21 November 2006
Informal trade organisations are planning to march from Botha`s Garden (opposite Durban Christian Centre, Berea Rd) to City Hall on Tuesday 21st November 2006 at 10 am to demand a moratorium on police crackdowns against street traders until the review of the Ethekwini Municipality`s policy on informal trade is complete.
The Eye Traders Association, Siyagunda Association and Phoenix Plaza Traders` Association are demanding the city consult with street trader organisations about the issues that affect their day-to-day efforts to earn an honest living and requesting negotiation and dialogue with the municipality. We will also challenge the Ethekwini Municipality to join the World Class Cities for All Campaign which calls for consultative processes in the lead up the 2010 FIFA World Cup to ensure that street traders, and other groups of the urban poor, are not unilaterally evicted without alternatives, or unnecessarily disadvantaged by urban renewal plans.
The Informal Policy as it has being implemented uses police repression as its chief way of regulating our sector. We see that in 2006, there should be a broader vision that puts development of people as the priority, as well as education and the informing of street traders of their rights.
Street traders are being turned into criminals and treated as a nuisance, when in fact we are making an economic contribution to the city. We see that people who have permits are being subjected to the same continual harrasment as those do not have permits to trade. There must be a change of heart about informal trade.
Many thousands of people and families are earning a living through informal trade because of the high rate of unemployment, poverty and HIV/AIDS. We need leadership that has a broader vision and recognises the potential and value of the sector to come up with a better approach than this severe and unjust policy that we are seeing.
As the city is reviewing the policy implementation process, we would like them to be fully aware of the problems that we are experiencing and to consider our concerns as legitimate. By confiscating the goods of the working poor who have no other means to earn a living, and evicting people without providing any alternatives, the problem of the city and street traders will get worse and not better in the long-term.
For more information contact:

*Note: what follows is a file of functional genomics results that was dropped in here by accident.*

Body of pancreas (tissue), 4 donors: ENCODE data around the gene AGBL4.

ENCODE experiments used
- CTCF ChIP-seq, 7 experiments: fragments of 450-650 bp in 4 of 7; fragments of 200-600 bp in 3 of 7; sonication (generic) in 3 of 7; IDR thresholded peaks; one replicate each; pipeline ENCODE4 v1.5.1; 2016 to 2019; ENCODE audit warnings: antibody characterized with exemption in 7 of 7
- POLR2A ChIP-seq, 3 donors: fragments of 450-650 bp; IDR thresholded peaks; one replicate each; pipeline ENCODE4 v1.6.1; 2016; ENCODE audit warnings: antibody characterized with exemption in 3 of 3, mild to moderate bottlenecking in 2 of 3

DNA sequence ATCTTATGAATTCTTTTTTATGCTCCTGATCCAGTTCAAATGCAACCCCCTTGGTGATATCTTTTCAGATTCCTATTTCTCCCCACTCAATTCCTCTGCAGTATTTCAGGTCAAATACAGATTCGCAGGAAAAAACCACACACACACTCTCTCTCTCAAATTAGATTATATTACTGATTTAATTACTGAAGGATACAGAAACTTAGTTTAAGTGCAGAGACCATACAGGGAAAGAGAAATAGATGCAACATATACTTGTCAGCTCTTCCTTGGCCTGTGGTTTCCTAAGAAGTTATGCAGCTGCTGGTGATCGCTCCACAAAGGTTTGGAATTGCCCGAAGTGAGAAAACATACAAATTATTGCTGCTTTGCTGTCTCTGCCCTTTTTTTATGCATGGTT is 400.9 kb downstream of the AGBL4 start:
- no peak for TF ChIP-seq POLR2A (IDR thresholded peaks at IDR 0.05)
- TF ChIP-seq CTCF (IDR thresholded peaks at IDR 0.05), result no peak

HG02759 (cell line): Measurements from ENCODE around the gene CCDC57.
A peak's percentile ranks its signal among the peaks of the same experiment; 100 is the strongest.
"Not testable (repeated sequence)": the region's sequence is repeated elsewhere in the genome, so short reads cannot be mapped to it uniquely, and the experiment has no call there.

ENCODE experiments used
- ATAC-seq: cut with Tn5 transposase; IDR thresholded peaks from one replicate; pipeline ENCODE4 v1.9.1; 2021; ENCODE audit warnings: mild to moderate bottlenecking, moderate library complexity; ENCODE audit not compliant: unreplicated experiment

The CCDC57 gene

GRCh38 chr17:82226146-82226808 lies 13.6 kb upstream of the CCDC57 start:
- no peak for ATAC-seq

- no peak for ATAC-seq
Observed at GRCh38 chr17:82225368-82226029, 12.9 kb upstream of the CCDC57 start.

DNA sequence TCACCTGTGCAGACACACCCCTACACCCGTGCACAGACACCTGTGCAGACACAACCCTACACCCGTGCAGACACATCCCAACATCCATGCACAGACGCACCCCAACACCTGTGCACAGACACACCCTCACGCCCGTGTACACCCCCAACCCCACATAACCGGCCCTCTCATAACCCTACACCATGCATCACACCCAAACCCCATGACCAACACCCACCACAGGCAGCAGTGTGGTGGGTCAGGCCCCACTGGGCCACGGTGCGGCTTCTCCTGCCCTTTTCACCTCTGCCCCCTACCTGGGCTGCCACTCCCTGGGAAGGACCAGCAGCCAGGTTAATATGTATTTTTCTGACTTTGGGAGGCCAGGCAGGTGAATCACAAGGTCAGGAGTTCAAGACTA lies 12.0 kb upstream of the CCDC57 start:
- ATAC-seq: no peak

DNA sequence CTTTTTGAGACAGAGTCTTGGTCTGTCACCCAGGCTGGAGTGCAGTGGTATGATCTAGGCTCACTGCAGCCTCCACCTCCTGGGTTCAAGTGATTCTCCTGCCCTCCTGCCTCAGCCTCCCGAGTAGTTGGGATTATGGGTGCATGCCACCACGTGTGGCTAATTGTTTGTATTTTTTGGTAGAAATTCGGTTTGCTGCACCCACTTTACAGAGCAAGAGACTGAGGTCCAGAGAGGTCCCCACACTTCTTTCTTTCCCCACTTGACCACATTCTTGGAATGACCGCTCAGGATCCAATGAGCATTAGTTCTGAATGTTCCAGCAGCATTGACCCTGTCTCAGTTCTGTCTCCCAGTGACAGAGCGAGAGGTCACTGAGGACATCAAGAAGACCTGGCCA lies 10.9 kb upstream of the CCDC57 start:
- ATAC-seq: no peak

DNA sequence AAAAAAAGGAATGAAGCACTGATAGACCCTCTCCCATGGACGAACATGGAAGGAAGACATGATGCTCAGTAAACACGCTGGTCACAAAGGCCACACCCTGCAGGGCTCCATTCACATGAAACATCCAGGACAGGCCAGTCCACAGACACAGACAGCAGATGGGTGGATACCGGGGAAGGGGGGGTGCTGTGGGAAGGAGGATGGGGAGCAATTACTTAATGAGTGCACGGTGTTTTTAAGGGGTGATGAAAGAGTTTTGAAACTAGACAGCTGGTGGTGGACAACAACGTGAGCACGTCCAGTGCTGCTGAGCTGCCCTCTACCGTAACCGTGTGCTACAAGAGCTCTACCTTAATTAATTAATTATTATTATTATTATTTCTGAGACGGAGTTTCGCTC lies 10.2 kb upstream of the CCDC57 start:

Jabulani Maxwell (Chairperson Eye Traders` Association) 0738978203
Gaby Bikombo (Chairperson Siyagunda Association) 0732510686
There is also a portuguese version of the Blog where one can access personal updates on news and events. It can be found on this link: http://streetnetbrasil.wordpress.com/
INDIA. DP is irreparable, scrap it, say activists. Times of India (10 April 2015).
TANZANIA. College plans to identify trade opportunities for hawkers. Daily News (10 April 2015) by Ludovick Kazoka.
INDIA. No street vendors, cycle rickshaws in Lajpat Nagar market: NGT. Zee News (8 April 2015) by PTI. New Delhi:
BOTSWANA. EDD is the way to go. Mmegi Online (8 April 2015).
USA. Five Courses: Hawkers' street food flair & more. Creative Loafing Tampa Bay (8 April 2015) by Meaghan Habuda.
INDIA. Hawkers may be allowed near Rishi Kapoor, Anil Ambani's Pali Hill residences. DNA India (8 April 2015) by Amrita Nayak Dutta.
ABU-DHABI. Abu Dhabi Municipality raid scares away street hawkers. Gulf News (7 April 2015).
SINGAPORE. Hawker centres to be spruced up with murals and art installations. Channel News Asia (5 April 2015) by Vimita Mohandas.
MALAYSIA. 'Development will be inclusive'. The Star Online (3 April 2015).
INDIA. 'Street vendors denied right to livelihood'. The Hindu (1 April 2015) by K.N. Umesh.
StreetNet International is an alliance of street vendors. It was launched in Durban, South Africa, in November 2002.
Membership-based organizations (unions, co-operatives or associations) directly organizing street vendors, market vendors and/or hawkers among their members, are entitled to affiliate to StreetNet International.
The aim of StreetNet is to promote the exchange of information and ideas on critical issues facing street vendors, market vendors and hawkers (i.e. mobile vendors) and on practical organizing and advocacy strategies